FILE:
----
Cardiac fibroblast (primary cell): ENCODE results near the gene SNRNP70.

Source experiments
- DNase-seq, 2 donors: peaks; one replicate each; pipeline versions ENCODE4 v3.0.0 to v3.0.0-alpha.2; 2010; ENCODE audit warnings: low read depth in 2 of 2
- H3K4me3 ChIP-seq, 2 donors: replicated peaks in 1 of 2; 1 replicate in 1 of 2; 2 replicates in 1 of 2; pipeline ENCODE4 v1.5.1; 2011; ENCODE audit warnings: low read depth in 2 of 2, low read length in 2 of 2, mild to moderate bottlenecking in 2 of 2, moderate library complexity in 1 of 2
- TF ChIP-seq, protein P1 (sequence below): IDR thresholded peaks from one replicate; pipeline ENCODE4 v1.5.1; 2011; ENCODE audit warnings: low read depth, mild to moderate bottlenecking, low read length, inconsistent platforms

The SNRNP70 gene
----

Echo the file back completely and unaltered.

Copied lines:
Cardiac fibroblast (primary cell): ENCODE results near the gene SNRNP70.

Source experiments
- DNase-seq, 2 donors: peaks; one replicate each; pipeline versions ENCODE4 v3.0.0 to v3.0.0-alpha.2; 2010; ENCODE audit warnings: low read depth in 2 of 2
- H3K4me3 ChIP-seq, 2 donors: replicated peaks in 1 of 2; 1 replicate in 1 of 2; 2 replicates in 1 of 2; pipeline ENCODE4 v1.5.1; 2011; ENCODE audit warnings: low read depth in 2 of 2, low read length in 2 of 2, mild to moderate bottlenecking in 2 of 2, moderate library complexity in 1 of 2
- TF ChIP-seq, protein P1 (sequence below): IDR thresholded peaks from one replicate; pipeline ENCODE4 v1.5.1; 2011; ENCODE audit warnings: low read depth, mild to moderate bottlenecking, low read length, inconsistent platforms

The SNRNP70 gene